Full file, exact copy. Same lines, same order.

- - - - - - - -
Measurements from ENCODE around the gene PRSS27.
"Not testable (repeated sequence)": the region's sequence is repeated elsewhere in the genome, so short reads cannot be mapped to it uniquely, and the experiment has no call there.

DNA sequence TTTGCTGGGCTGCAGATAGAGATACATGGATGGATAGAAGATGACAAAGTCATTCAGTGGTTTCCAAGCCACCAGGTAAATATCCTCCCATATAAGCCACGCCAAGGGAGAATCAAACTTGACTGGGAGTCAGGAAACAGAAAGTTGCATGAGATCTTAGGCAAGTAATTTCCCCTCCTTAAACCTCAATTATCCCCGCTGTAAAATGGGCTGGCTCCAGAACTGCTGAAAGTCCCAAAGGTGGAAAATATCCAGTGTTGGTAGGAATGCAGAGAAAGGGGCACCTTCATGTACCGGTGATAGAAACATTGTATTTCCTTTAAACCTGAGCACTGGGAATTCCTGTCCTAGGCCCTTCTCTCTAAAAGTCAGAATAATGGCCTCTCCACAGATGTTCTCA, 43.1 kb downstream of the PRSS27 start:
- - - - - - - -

Measurements from ENCODE around the gene PRSS27.
"Not testable (repeated sequence)": the region's sequence is repeated elsewhere in the genome, so short reads cannot be mapped to it uniquely, and the experiment has no call there.

DNA sequence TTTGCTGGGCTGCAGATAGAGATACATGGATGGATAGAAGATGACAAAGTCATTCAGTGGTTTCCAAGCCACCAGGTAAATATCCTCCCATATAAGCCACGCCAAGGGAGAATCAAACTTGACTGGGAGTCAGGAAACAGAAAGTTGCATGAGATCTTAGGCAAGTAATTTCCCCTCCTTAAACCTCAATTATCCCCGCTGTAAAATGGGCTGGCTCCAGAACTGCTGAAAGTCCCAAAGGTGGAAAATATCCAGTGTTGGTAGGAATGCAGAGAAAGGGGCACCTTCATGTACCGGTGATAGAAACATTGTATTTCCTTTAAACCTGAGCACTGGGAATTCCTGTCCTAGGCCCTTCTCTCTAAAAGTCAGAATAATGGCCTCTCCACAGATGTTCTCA, 43.1 kb downstream of the PRSS27 start: